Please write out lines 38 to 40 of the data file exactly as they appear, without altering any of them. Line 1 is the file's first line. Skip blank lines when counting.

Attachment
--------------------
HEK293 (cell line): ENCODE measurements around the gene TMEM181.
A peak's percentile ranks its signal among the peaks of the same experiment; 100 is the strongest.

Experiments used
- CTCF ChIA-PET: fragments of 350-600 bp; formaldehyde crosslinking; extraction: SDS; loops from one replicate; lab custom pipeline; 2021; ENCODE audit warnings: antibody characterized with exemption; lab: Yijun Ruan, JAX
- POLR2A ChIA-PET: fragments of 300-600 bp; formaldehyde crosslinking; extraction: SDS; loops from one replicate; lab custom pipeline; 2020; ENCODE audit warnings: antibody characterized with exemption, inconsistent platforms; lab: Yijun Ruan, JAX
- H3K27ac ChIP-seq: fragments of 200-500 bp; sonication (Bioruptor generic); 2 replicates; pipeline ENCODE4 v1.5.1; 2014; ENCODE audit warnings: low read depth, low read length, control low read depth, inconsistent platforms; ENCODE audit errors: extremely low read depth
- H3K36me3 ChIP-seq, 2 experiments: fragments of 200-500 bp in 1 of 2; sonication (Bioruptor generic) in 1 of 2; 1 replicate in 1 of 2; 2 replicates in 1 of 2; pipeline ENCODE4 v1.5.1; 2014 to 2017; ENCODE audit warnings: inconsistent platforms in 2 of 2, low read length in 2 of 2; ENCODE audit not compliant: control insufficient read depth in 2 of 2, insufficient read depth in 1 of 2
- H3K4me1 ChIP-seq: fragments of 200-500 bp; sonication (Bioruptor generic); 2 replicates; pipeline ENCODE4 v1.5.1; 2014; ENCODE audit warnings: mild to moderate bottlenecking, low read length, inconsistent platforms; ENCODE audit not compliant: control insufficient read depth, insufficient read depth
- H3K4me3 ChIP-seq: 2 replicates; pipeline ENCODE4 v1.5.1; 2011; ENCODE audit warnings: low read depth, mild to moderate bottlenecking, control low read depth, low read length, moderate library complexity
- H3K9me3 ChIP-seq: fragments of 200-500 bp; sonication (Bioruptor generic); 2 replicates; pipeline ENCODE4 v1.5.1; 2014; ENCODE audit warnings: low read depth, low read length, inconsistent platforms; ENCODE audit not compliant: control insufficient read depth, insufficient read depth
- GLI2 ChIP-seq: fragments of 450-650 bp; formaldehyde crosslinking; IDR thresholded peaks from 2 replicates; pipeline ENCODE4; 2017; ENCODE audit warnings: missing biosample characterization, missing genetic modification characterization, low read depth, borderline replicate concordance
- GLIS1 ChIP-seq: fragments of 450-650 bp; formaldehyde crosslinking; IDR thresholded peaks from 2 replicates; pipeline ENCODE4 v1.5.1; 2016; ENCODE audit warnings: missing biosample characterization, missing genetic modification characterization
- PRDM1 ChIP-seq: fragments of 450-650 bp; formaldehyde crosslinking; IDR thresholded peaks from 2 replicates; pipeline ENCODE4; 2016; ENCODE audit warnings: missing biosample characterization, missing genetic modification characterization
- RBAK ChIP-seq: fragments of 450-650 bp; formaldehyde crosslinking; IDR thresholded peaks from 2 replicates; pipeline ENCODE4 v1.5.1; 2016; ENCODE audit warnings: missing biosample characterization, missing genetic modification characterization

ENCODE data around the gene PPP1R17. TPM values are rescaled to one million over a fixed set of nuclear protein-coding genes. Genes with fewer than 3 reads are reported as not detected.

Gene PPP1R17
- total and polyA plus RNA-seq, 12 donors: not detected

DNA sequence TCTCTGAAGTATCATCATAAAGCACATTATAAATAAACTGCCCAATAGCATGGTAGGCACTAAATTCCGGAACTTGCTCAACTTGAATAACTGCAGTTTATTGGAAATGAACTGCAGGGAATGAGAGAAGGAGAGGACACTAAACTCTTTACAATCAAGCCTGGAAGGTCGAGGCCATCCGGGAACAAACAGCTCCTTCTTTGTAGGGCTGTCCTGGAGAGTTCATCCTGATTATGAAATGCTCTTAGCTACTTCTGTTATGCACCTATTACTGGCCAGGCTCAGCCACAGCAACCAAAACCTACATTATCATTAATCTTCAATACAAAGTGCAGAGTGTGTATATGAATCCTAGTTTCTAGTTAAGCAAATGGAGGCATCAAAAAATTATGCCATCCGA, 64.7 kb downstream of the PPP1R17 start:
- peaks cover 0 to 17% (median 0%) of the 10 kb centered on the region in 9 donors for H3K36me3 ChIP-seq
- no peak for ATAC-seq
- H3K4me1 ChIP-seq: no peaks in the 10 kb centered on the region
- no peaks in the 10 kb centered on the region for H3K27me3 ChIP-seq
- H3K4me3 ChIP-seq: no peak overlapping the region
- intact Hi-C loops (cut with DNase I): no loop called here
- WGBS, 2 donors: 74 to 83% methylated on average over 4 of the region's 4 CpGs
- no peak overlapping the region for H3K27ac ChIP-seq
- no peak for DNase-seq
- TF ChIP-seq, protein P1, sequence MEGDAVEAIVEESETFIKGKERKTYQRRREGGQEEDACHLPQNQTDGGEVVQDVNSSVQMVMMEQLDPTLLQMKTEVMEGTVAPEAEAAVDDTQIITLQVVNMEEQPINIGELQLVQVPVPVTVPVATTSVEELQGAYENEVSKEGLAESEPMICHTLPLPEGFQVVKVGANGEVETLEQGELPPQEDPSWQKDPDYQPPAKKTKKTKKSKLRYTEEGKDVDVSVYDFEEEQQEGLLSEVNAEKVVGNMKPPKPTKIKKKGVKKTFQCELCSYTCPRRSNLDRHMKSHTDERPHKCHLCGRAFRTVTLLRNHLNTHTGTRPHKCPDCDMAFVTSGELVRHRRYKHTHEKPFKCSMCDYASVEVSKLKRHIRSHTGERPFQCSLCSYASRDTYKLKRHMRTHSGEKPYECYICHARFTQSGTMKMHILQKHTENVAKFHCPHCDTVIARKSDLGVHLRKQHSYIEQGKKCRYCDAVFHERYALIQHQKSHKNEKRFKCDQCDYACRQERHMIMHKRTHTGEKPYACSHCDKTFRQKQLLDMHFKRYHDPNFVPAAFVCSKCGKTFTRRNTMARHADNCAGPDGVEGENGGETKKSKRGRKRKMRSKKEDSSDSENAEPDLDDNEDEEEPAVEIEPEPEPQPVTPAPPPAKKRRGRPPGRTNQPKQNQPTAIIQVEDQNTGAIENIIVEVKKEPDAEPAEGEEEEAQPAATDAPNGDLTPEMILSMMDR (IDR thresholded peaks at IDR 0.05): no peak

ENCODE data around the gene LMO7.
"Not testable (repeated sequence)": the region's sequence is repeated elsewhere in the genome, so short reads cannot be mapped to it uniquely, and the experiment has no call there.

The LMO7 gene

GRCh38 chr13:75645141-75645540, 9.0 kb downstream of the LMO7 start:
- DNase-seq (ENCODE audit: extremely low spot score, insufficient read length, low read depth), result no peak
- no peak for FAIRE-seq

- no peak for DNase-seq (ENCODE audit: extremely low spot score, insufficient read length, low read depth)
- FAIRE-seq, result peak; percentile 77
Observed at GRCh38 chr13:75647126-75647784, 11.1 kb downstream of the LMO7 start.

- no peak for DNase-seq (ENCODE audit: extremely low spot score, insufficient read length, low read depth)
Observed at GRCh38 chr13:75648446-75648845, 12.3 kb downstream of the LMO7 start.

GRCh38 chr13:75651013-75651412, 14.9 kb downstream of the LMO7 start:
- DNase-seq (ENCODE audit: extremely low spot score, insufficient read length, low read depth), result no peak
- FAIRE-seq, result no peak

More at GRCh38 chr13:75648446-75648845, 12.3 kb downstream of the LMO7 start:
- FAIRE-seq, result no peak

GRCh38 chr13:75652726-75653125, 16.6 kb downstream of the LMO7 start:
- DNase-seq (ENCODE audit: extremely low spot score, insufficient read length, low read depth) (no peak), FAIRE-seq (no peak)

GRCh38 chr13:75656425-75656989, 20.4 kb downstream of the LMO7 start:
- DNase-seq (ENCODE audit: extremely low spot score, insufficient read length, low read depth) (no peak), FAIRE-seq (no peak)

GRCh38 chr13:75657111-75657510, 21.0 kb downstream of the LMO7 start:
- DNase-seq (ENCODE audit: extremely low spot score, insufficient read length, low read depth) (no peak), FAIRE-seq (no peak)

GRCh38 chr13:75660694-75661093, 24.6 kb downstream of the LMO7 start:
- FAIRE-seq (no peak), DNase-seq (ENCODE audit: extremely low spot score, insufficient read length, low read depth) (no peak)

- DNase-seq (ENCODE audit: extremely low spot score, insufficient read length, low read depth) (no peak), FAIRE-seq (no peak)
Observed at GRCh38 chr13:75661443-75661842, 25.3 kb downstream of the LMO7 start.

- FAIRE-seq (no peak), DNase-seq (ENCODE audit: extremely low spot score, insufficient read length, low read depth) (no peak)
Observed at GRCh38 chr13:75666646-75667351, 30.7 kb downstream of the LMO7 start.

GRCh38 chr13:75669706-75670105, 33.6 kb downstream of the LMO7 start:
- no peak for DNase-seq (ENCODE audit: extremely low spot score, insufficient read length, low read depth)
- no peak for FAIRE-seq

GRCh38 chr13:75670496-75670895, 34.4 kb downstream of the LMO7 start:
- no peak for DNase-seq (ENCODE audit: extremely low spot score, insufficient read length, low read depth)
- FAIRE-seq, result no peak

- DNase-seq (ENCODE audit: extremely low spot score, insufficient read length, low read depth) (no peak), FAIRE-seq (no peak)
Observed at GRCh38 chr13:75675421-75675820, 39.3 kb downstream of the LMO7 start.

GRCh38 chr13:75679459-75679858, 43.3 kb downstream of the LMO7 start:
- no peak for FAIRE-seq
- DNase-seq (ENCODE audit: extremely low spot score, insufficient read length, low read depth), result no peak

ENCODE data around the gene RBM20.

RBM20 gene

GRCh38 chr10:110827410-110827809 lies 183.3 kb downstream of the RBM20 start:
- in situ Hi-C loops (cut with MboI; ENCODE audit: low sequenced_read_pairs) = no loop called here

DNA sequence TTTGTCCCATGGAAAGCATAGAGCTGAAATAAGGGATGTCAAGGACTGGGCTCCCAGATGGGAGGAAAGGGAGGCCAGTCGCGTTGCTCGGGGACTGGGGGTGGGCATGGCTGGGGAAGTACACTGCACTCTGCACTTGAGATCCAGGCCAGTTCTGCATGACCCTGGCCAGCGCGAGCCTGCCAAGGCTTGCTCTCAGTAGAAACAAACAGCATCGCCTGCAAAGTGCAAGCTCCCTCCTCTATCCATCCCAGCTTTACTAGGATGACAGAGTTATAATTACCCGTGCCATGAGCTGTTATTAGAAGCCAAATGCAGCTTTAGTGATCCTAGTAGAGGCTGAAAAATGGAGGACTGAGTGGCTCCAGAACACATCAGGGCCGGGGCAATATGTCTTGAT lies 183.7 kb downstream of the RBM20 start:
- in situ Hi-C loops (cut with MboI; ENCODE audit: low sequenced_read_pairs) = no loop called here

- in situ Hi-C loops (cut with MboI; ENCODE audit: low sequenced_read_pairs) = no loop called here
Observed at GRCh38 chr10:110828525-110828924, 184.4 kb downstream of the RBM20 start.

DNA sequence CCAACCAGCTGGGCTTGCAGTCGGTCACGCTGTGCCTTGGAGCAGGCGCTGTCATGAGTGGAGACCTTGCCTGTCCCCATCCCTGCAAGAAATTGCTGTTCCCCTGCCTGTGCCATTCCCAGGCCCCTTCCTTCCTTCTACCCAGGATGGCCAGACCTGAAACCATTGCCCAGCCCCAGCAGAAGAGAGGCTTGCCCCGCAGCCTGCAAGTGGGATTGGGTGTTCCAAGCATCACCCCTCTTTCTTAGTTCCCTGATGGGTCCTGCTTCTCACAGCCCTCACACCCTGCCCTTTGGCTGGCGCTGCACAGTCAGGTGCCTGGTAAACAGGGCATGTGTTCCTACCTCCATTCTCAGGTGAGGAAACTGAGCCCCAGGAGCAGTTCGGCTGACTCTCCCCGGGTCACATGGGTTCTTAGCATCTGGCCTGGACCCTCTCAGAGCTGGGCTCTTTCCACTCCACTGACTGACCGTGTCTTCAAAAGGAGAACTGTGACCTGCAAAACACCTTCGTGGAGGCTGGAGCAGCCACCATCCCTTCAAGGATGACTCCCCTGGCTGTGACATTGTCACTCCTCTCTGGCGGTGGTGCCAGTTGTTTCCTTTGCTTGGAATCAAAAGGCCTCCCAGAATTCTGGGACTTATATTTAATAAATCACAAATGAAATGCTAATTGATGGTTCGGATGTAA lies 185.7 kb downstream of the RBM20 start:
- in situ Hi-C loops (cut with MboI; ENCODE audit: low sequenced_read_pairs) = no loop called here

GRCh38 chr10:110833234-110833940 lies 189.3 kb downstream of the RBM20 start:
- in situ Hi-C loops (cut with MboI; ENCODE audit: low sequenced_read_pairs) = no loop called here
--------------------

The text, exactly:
- no peak for DNase-seq (ENCODE audit: extremely low spot score, insufficient read length, low read depth)
Observed at GRCh38 chr13:75648446-75648845, 12.3 kb downstream of the LMO7 start.

GRCh38 chr13:75651013-75651412, 14.9 kb downstream of the LMO7 start: